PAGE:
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Covid-19: New scientific model can predict virus peaks of contamination in Europe

Researchers have developed a model to predict the speed at which the coronavirus will spread in all European countries and when the peak of contamination will occur.
Researchers have developed a model to predict the speed at which the coronavirus will spread in all European countries and when the peak of contamination will occur. © Andy Buchanan, AFP
4 min

A team of researchers has revealed a pioneering model that aims to predict the rate of propagation of Covid-19 in each country in Europe.

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It was battle stations on September 24 when Brussels demanded European countries immediately tighten their control measures in the face of the spread of Covid-19, in order to avoid a second wave of the pandemic. The European Centre for Disease Control and Prevention singled out 13 European countries with alarmingly rising rates of infection, including France and Britain.

French Minister of Health Olivier Véran preempted the announcement on September 23, when he declared new restrictions to prevent soaring rates of the virus in all French territories.

Although the race against a second wave of Covid-19 is well underway on the continent, a team of scientists has set about modelling the future trajectory of the virus's spread in Europe. Their simulations, published on September 23 in the scientific journal Nature, predict that all European countries will have reached the peak of the second wave of the pandemic by January 2021 at the latest.

Model borrowed from particle physics

France may not have long to wait as the next peak is predicted for the beginning of October. In the United Kingdom, the number of new infections looks set to continue to rise until mid-November. Poland and Sweden, two countries relying on herd immunity to fight the virus, are expected to keep rising until the beginning of next year.

To achieve these predictions, a team of scientists, led by French National Centre for Scientific Research physicist Giacomo Cacciapaglia, has adopted an innovative approach to simulate the temporal evolution of the epidemic: particle physics. Researchers have applied an equation typically used to predict the interactions between tiny physical elements to the trajectory of the coronavirus.

"We found that by applying this model, we obtained a result that was consistent with what happened during the first wave and we wanted to test it to try to anticipate what might happen," says Cacciapaglia, speaking with FRANCE 24.

The advantage of this method lies in its simplicity. Compared to mathematical models traditionally used in epidemiology, "there are far fewer parameters that need to be included in the equation in order to carry out the simulations", explains Cacciapaglia.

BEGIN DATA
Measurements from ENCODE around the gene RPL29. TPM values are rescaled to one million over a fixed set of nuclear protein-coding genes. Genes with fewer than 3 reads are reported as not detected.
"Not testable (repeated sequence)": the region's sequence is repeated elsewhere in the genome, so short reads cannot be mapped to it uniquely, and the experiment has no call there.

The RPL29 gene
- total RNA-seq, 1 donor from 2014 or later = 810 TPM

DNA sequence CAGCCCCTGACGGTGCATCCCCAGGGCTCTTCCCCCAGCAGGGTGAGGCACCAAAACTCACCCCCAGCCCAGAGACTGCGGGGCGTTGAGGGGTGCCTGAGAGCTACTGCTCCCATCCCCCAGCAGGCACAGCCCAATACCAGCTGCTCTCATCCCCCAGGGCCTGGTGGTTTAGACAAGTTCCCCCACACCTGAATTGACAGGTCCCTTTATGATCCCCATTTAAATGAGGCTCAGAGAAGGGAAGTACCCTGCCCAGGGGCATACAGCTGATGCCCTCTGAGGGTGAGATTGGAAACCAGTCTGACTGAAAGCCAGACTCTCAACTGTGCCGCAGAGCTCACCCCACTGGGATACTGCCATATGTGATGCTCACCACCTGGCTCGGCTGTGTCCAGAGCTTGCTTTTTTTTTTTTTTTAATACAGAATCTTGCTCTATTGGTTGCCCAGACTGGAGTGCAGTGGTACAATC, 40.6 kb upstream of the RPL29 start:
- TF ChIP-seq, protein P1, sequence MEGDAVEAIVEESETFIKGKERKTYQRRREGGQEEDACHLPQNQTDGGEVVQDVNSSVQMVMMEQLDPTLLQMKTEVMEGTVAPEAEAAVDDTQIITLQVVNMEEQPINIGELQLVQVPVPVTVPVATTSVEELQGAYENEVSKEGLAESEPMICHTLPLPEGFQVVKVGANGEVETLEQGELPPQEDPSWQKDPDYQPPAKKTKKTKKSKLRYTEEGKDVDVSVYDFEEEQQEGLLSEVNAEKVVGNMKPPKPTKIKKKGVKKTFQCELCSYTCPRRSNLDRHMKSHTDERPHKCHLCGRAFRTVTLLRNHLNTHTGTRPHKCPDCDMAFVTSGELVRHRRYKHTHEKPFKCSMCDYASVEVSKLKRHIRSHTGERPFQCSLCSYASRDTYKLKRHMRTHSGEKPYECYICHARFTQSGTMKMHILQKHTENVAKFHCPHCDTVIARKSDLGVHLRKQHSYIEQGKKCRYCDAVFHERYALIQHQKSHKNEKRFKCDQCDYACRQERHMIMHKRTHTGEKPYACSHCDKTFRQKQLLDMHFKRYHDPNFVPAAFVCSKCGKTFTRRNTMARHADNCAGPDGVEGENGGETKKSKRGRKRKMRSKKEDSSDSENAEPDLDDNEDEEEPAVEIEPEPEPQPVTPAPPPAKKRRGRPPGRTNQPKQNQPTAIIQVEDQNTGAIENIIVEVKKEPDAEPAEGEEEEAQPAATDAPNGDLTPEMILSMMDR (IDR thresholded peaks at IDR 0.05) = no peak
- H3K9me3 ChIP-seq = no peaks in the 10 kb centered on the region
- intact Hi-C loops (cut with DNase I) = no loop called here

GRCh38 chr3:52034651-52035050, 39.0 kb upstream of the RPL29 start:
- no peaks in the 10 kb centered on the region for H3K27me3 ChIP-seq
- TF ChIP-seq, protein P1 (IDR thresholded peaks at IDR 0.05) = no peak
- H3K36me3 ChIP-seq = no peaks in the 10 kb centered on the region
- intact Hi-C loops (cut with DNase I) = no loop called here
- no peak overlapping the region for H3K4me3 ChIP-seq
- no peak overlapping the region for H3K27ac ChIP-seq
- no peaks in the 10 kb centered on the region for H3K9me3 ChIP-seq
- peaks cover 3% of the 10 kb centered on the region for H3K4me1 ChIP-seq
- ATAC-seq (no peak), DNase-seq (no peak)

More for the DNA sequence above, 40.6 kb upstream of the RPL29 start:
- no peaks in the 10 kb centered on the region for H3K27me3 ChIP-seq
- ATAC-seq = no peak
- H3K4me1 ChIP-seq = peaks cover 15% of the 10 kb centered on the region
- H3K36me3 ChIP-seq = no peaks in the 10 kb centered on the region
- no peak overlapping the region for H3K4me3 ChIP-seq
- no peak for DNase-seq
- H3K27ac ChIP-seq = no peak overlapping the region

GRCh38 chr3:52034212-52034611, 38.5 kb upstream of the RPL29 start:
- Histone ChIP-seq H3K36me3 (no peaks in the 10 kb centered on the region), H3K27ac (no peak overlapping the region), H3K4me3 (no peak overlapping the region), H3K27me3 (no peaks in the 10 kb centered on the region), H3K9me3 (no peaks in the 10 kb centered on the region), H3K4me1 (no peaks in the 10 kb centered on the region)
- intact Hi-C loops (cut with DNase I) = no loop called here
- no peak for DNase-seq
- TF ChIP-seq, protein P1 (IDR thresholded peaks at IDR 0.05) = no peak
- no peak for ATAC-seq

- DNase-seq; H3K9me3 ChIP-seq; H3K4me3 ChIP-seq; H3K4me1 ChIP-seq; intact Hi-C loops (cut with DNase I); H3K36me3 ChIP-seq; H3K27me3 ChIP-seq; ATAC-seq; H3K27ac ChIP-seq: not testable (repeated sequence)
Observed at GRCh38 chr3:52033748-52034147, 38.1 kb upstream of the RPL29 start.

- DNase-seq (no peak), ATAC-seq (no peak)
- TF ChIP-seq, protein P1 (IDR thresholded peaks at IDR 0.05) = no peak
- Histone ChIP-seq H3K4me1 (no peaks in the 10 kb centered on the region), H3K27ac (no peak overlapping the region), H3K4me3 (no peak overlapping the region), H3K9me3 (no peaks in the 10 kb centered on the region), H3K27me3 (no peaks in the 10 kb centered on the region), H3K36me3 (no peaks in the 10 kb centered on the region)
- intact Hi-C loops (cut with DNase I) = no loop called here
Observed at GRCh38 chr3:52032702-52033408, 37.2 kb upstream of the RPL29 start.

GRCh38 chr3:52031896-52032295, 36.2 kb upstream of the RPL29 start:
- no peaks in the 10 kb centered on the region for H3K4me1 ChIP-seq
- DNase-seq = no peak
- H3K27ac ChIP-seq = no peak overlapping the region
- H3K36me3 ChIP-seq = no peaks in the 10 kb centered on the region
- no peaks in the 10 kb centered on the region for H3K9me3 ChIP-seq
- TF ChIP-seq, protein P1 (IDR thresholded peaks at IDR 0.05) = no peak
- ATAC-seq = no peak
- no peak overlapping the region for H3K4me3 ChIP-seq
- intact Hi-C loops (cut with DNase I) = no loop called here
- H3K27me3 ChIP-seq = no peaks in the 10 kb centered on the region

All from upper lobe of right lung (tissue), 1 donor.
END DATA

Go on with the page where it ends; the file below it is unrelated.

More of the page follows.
In this case, the researchers only took into account the total number of Covid-19 infections in each country and also any movements within a territory and between European States from March to July 2020. There was no need to take into account factors such as levels of social distancing, the average number of people per household or other criteria that are required in other models.

It is this simplicity that made it possible to construct projections at a wider European level. "The more parameters we integrate, the more variations are possible in each territory and this is what can make large-scale modelling difficult," says Cacciapaglia.

Virus spreading faster in France than expected

The other side of the coin is that this model, because of its simplicity, only allows "one aspect of the epidemic to be controlled, that is the speed of spread of the virus", Cacciapaglia points out. It gives no indication of the scale of the epidemic, as in the precise number of cases, or the mortality rate.

It was also necessary for scientists to assume that the same protective measures used during the first wave, such as social distancing, limits on the number of people allowed to gather, quarantines, lockdowns, would also be applied to contain this second wave.

Despite the apparent simplicity of this, it has already begun to demonstrate its relevance. The team's projections, which began in June, proved to be "broadly in line" with the reality of the virus’s progress in Europe over the summer months.

Some countries have so far fared even better than predicted. In Finland and Italy, for example, the virus seems, for the time being, to have gained less ground than expected. "One possible explanation is that the measures decided by the authorities [since this summer, editor's note] have been more effective than what was done during the first wave, and the population has also been more vigilant," says Cacciapaglia. In other cases, such as in France, "the virus is spreading slightly faster than according to our calculations", notes the researcher.

Initial observations confirm the importance of social distancing and border control measures in the fight against the spread of Covid-19.

For Cacciapaglia, this model could prove useful to anticipate future periods of high contamination or new waves. It is for this very reason that one hopes we don't have to pull this model out of the drawer too often.

This article has been translated from the original in French.

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